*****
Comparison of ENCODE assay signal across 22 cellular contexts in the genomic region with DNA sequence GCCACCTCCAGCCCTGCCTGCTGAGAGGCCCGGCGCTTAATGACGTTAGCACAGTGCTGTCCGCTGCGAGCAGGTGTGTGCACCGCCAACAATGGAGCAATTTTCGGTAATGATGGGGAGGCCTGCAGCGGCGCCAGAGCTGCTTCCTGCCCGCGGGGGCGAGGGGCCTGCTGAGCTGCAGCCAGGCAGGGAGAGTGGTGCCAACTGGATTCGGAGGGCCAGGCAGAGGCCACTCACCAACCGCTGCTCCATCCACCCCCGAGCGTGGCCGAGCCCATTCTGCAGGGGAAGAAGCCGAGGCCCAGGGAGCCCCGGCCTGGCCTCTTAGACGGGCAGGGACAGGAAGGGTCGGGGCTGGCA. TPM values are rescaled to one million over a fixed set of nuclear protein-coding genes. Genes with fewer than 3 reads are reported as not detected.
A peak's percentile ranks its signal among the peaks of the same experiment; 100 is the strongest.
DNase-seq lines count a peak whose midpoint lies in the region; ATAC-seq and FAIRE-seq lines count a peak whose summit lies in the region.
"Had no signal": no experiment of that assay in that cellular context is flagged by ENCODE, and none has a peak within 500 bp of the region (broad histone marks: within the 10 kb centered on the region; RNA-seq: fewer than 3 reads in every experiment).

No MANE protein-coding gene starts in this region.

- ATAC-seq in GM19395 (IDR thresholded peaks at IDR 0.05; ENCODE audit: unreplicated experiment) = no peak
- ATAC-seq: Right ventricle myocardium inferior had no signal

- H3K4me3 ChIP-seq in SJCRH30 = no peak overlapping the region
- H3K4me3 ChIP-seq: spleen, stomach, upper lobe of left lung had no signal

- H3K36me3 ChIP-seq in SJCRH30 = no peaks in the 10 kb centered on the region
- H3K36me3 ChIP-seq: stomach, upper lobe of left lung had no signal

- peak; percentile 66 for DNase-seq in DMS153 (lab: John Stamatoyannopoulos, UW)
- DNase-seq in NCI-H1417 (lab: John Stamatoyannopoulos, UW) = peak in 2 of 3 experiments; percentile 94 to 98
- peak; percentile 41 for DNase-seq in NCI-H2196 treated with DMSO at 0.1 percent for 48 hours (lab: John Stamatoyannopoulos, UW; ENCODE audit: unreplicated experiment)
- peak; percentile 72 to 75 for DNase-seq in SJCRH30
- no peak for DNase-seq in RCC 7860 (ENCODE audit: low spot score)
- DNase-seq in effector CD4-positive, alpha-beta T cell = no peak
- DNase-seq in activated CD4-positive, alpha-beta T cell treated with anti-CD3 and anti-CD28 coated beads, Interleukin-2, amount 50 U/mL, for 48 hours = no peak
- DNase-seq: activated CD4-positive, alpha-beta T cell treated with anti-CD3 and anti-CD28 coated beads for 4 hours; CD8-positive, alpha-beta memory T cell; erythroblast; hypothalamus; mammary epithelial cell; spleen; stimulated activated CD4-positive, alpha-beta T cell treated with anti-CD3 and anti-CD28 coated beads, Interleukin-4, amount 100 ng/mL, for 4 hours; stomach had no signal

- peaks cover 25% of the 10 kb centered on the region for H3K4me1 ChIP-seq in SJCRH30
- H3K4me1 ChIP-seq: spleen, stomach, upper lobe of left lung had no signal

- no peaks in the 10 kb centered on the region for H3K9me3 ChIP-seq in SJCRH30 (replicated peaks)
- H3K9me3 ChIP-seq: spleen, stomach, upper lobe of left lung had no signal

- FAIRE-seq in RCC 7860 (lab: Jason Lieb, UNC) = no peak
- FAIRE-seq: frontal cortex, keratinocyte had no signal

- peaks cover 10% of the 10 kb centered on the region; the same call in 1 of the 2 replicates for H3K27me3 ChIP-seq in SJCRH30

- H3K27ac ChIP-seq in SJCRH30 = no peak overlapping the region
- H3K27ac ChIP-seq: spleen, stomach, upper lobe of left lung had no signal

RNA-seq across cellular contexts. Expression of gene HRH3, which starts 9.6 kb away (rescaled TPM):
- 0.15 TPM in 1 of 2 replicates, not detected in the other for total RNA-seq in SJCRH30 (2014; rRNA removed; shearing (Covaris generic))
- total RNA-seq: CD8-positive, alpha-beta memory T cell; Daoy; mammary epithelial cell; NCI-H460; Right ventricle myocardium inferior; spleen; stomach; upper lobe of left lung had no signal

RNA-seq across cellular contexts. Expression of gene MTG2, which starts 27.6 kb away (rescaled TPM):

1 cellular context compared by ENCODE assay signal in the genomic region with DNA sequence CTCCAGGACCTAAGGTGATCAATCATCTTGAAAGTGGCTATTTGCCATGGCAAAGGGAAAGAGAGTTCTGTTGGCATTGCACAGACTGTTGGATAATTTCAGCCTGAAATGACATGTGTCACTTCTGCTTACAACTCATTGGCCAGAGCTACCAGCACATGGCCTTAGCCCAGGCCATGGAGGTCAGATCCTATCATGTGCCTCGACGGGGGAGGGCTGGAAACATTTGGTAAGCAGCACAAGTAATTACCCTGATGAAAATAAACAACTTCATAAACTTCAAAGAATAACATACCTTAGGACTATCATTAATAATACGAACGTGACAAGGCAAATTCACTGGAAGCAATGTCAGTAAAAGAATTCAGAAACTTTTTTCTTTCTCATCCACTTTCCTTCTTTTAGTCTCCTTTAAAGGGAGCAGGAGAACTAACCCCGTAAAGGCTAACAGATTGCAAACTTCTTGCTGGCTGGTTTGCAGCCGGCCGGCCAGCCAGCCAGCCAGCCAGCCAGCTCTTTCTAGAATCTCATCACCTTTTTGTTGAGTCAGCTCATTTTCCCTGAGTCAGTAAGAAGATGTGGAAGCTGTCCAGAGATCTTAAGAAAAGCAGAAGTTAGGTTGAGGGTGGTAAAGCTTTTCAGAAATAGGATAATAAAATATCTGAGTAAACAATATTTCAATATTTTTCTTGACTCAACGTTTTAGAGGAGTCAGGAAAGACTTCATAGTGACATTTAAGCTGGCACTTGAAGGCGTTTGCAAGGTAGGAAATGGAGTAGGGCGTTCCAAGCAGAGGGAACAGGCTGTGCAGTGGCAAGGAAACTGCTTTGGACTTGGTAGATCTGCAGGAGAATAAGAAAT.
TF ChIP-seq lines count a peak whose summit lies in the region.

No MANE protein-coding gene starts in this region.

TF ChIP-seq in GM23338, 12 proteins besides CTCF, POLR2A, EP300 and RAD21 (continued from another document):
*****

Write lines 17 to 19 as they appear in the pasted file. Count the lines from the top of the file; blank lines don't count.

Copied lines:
- DNase-seq in effector CD4-positive, alpha-beta T cell = no peak
- DNase-seq in activated CD4-positive, alpha-beta T cell treated with anti-CD3 and anti-CD28 coated beads, Interleukin-2, amount 50 U/mL, for 48 hours = no peak
- DNase-seq: activated CD4-positive, alpha-beta T cell treated with anti-CD3 and anti-CD28 coated beads for 4 hours; CD8-positive, alpha-beta memory T cell; erythroblast; hypothalamus; mammary epithelial cell; spleen; stimulated activated CD4-positive, alpha-beta T cell treated with anti-CD3 and anti-CD28 coated beads, Interleukin-4, amount 100 ng/mL, for 4 hours; stomach had no signal